U.K. Subs

Alongside their contemporaries, London’s never-say-die UK Subs’ 1977-vintage punk sounds old-fashioned, yet Nicky Garratt’s wall-of-sound rhythm guitar and Charlie Harper’s chanted/sung vocals make for highly enjoyable charged rock’n’rage. Maybe it’s the familiarity of their style that makes the quartet more listenable than, say, the early Exploited; whatever the case, the Subs play high-energy, fast-paced rock…

Count

The Count — Joseph A. Viglione — has been a visible and important fixture on the local Boston scene ever since the mid-’70s. Besides recording and performing his own material, he’s published fanzines, promoted concerts, produced other bands and operated the Varulven label. Oddly enough, his first two albums have never been issued outside France.…

Discharge

As the class of ’77 faded into the past (or the mainstream), England’s punk banner was taken up by a generation of harder, faster, tougher, less intellectual or arty bands, many of them far more politically outspoken than their predecessors. Oi. Discharge, from Stoke on Trent, had been playing around for several years by the…

Nuns

For a brief moment in the late ’70s, it seemed as if the Nuns might be the catalyst for a successful new wave/punk scene in San Francisco. Instigated by Alejandro Escovedo as a college project, the band quickly earned media praise and garnered a rabid local cult following. But time quickly passed them by. Aggressive…

Roger C. Reale and Rue Morgue

With infectious melodies and clear-cut hooks, this has to be classified as pop, but Reale’s rough, tough vocal style makes it difficult to do so; the contrast is what makes the record so appealing. Reale, who also plays bass on the album, was part of the late-’70s talent pool that developed around Wallingford, Connecticut’s Trod…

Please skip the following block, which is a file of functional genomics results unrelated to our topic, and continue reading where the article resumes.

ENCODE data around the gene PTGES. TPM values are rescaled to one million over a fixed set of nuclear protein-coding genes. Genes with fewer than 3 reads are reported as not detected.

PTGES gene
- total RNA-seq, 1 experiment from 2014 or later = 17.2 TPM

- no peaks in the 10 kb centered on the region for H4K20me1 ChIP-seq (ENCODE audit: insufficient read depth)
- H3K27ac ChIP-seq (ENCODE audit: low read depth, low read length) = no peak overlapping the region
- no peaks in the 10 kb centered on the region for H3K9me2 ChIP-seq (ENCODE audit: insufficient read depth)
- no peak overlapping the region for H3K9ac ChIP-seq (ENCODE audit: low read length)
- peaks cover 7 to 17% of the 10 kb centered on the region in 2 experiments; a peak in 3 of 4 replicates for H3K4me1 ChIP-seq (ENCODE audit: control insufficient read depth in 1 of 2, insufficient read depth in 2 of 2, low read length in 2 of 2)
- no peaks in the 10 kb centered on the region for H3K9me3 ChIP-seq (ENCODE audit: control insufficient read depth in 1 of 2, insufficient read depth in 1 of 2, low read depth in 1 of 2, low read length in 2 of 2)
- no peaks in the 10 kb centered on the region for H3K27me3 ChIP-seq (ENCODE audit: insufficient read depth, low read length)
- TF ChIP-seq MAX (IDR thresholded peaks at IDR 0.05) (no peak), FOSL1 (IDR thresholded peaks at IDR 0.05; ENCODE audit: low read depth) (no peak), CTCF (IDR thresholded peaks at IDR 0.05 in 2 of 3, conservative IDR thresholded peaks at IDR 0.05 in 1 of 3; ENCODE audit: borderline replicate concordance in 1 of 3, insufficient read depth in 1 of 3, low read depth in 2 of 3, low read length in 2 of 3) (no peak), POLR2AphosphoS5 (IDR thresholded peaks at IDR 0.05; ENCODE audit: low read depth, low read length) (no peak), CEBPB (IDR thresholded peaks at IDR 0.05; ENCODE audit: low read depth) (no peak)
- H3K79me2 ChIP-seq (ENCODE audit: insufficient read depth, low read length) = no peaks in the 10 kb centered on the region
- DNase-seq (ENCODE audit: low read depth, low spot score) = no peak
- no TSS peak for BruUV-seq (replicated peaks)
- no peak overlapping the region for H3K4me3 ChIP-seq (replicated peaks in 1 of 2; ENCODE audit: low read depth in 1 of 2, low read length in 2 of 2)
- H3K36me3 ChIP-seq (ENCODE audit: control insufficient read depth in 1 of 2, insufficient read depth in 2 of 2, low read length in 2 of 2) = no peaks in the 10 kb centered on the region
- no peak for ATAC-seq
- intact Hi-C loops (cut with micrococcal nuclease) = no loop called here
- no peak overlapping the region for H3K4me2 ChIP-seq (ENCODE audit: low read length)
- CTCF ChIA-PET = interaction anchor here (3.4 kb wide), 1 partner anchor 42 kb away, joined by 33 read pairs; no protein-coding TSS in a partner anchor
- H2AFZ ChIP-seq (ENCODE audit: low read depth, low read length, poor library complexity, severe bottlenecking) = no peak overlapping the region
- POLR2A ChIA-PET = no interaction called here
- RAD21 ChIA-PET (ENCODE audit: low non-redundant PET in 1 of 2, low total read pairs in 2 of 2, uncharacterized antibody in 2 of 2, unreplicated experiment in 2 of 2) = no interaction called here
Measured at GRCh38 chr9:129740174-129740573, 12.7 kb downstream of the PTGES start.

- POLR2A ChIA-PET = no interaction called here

Alternative TV

The hipness and success of London punk-explosion photocopy fanzine Sniffin’ Glue was almost entirely due to the irreverent, pugnacious sincerity of its founder/sparkplug Mark P(erry). That Perry should form a band seemed a natural progression; that it was any good at all a surprise; that it maintained a stance utterly disdainful of compromise a small…

Vice Squad

Formed in ’78, Bristol’s Vice Squad grew to become one of the most successful bands of the second British punk era. They made powerful music with bitterly intense lyrics and had — until she departed, following a disagreement over animal rights — a major focal point in lead singer Beki Bondage. No Cause for Concern…

U.X.A.

The album by United Experiments of America (U.X.A.) reeks of self-indulgence. The lyrics are inane, and the dirgelike music doesn’t have enough clout to keep from blurring into a jumbled mess. This SoCal quartet pales compared with the overwhelming power of the hardcore bands all around them, although one track, “No Time,” shows some promise…

Krayolas

Kolored Music was an impressive start for this Mexican-American pop group from San Antonio, Texas; their music has a joyous, unpretentious quality that makes every cut a treat. Basing their sound on the ’60s — there are traces of Paul Revere and the Raiders, the Box Tops, Monkees and, of course, the Beatles — the…

Dark

Two things conspired to keep England’s Dark from finding the success they deserved. First, they didn’t fit in with the trendy Britpunk image of the early ’80s — they just were not fashionable enough in a land of mohawks. Second, Fresh Records was going out of business at the time of their debut’s release, and…

Sound